It's not like convertible debt was invented in 2010. I've seen many startups hit the end of the term of a convertible note before raising an equity round, and it has never once been a problem.
Maybe I'm being a bit pessimistic, but this really sounds to me like "US housing prices have never fallen by X%".
Investors who fund a startup using convertible debt are not hoping the debt will be repaid, like a regular lender is; they want it to convert to equity.
I'm sure that this is correct at the point that they provide the funding; I'm less certain about the situation 18 months later. Do you really think that no investor will ever change their mind over the course of 18 months and decide that they'd prefer to cut their losses rather than extend the term of an investment in a company which no longer seems quite so hot?
cutting one's losses is not usually an option.
YC companies are likely to be in a stronger position for debt to get converted or extended than most startups. They're more likely than the general market to be good quality companies in a stronger negotiating position, and Angels aren't likely to burn YC. Plus it's fair to say that they have the cream of Angel investors, who are likely to act in a reasonable way.
I think Adeo's argument is about what happens to the bulk of the market - so applies more to all the others. YC companies have been the exception to many a rule.
I hope it proves to be wrong. But if there is a panic/bubble-burst and a herd mentality develops to rush out of the market, it's reasonable to expect many individual angels will lose their nerve and want out, at least beyond the top end of the market represented by the YC startups.
I know there have been cases where startups have decided to shut down and return their remaining cash to investors (including some YC companies, I think); what happens in the case where a convertible debt holder thinks a startup should take that option but the founders aren't ready to give up?
Or is it standard practice when a company raises a second round of convertible debt to extend the maturity of the first round?
In your experience, would most startups survive if their angel investors with convertible debt wanted out, even if the cash wasn't there to repay it anyway and there were no tangible assets to sell?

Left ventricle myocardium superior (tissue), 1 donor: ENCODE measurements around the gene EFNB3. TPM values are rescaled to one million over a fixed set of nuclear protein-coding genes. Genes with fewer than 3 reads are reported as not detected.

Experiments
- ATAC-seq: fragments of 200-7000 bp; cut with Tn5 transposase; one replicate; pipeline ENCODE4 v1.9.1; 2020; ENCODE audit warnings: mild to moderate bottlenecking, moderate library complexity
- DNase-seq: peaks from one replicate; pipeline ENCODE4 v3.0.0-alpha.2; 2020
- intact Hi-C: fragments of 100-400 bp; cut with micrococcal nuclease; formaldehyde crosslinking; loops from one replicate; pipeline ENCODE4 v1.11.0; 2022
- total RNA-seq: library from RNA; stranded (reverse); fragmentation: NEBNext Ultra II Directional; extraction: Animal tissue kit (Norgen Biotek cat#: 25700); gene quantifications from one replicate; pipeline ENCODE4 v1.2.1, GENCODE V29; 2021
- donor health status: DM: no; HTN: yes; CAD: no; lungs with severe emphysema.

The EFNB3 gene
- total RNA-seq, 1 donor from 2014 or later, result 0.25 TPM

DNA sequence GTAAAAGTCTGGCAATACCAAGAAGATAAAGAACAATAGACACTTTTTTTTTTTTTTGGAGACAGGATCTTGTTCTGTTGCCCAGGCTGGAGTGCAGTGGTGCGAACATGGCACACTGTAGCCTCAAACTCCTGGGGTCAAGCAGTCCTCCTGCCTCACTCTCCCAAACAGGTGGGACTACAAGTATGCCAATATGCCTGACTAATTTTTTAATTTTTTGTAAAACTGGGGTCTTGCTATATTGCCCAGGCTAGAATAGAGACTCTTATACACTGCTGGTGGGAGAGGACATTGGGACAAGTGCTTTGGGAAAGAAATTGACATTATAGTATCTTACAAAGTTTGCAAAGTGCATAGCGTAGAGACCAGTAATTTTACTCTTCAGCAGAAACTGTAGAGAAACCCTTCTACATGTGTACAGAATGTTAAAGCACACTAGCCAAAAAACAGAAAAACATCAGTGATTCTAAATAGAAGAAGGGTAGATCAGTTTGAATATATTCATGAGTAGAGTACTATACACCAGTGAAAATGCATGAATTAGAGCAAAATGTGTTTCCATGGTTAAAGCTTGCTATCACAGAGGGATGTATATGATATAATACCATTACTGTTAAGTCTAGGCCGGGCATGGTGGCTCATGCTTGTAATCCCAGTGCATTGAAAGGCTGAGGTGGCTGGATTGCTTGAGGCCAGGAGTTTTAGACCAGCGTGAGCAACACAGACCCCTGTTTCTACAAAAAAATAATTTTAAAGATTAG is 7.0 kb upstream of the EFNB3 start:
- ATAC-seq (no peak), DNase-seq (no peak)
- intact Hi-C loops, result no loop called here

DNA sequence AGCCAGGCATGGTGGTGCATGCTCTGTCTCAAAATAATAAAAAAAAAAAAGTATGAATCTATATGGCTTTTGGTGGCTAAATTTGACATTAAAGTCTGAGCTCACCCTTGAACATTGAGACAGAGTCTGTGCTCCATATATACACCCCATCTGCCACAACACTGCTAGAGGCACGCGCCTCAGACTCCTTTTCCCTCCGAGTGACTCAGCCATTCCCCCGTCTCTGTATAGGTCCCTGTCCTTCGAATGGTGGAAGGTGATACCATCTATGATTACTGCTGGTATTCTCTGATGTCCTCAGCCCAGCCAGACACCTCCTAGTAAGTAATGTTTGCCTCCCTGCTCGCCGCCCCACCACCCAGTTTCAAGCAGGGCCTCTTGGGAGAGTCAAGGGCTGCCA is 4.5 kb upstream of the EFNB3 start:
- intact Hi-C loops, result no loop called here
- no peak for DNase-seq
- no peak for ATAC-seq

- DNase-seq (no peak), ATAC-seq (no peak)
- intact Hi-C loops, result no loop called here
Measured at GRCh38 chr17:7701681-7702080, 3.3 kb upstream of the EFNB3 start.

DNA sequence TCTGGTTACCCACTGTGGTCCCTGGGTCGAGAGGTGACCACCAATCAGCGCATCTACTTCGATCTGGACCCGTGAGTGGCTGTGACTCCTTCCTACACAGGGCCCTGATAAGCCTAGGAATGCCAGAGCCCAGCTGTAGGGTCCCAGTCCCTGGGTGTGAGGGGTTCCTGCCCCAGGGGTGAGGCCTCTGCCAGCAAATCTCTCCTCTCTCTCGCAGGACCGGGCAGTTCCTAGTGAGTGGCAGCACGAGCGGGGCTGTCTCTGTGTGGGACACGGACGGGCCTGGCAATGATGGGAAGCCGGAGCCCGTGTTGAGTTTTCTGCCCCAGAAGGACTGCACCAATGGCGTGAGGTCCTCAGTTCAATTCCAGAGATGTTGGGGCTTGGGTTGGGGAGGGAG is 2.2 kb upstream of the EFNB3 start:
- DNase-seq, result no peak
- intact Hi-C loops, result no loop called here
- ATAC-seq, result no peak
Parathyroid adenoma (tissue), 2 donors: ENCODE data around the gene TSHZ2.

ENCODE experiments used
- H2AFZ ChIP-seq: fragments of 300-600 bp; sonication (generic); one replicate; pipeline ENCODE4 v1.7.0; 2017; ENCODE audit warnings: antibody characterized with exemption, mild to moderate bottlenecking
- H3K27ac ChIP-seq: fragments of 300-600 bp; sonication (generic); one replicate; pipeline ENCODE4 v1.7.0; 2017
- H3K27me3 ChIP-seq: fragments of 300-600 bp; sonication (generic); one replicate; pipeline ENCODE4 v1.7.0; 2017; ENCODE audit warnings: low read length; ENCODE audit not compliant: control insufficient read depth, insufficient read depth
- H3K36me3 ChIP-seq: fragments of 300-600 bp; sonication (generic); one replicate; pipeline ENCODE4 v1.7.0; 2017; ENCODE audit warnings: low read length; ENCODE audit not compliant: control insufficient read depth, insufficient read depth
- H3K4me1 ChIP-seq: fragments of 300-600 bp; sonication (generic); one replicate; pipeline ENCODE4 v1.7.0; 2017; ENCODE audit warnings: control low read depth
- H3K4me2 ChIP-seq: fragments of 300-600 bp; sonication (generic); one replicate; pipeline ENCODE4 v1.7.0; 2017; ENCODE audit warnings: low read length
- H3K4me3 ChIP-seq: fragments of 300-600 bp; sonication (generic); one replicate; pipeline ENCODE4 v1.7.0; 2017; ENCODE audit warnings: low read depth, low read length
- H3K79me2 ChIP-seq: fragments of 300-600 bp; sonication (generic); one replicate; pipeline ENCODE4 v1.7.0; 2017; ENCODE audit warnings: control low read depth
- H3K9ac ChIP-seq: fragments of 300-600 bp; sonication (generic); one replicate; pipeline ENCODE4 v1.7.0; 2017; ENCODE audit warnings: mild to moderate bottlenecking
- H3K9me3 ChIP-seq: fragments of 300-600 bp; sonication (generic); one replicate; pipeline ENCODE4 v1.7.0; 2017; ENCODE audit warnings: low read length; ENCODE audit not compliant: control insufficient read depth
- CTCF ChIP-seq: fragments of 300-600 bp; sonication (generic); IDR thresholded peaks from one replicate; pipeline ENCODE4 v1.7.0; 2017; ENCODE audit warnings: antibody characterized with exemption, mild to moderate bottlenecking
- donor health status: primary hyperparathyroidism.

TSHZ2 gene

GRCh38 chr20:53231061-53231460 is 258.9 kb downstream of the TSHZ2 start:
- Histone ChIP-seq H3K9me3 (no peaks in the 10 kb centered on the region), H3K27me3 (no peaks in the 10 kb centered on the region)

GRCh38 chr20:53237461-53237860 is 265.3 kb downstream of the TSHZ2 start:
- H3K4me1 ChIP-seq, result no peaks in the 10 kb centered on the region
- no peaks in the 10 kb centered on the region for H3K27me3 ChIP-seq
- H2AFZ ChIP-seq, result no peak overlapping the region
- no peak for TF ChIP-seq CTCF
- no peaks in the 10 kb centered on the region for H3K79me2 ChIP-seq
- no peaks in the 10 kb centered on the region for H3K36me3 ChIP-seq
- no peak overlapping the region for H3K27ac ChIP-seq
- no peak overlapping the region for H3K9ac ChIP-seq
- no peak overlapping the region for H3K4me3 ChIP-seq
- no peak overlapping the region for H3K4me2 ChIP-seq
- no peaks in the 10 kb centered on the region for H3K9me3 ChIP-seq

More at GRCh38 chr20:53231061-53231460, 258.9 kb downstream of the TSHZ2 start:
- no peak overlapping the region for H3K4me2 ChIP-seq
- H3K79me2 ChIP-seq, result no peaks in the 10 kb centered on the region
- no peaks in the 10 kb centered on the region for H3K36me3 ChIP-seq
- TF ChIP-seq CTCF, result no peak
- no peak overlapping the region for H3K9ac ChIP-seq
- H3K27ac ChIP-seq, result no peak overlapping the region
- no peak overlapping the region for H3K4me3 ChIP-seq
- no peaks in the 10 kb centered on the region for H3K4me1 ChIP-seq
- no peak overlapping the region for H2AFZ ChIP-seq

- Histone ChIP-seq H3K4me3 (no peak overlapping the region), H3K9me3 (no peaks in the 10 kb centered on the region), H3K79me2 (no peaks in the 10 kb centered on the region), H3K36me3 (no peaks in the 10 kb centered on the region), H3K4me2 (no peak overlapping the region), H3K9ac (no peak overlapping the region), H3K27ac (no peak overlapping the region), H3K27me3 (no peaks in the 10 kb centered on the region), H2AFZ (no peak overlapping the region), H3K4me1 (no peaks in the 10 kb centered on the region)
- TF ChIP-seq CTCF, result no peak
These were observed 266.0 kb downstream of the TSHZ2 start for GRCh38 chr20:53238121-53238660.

Adeo's post reads to me as being a warning about the potential fallout in a context where people want out. I don't think there is much argument that the Angels wouldn't recoup much anyway. But neither is that the case when people sell public stocks that they've acquired at the top of the market when it hits the bottom. But even professional investors do that too with predictable regularity.
"First, startups with large debts on their balance sheet will have challenges securing loans, partnerships and vendor credit, impeding their growth. "
Debt by any other name is still debt on the balance sheet, so this is a great point.
"The majority of convertible debt deals have no mechanism to convert to equity without the occurrence of a Series A, and standard convertible debt deals come due in 12 to 18 months."
This is startling. If this is true then many startups are facing a big unknown i.e. how renegotiating their convertible debt will turn out. Will you lose control of the board? How much equity will you lose? etc. While a pat on the back and a "this has never once been a problem" may work for some, it wouldn't make me sleep better at night.
I think this is excellent advice:
"negotiations should start sooner rather than later about converting the debt to equity upon maturity with your debt holders"
Remove the unknown ASAP and give your company a more predictable and stable environment to operate in.
Naval Ravikant, who runs angel list states that there's been an additional $500M that has been invested in early stage startups last year. Which is essentially a smallish VC fund.
Naval has also stated that 240 companies have received angel funding via Angel list this past year. If every company received $1M, that would still only be $240M invested in early stage startups.
I don't understand where the anecdotal $50B comes from.
Estimates are that there are now 10,000 angel financings per year, and as much as 70% of these deals are now convertible debt.
Naval Ravikant runs the angel list, and he's saying there are only 240 investments that got money via angel list last year. That's a big discrepancy.
I don't have a comment on whether the structure of convertible notes is good or not. I was just very surprised at the numbers Adeo brought up in the article, because they are several orders of magnitude larger than what I'm reading in other areas.
If he has other data sources, I'd love to read them. My instinct has been that Angel List has been at the epicenter of getting all these startups funded, and so I've been inclined to use Naval's numbers in my thinking.
Also, I think in a large percentage of cases, the angel can convert at the cap if there's no liquidity event, so it's not necessarily going to result in mass defaults. If the startup is doing really well, this seems like a more likely outcome than the angels calling back their debt.
If a startup is doing well, the worst-case scenario involves issuing stock to new investors in order to pay off the convertible debt.
The problem would come in the marginal cases -- where a startup is still running and still has cash in the bank, and the founders aren't ready to give up yet, but hasn't produced anything interesting enough to bring in new investors... or to convince the convertible debt holder to keep his money in.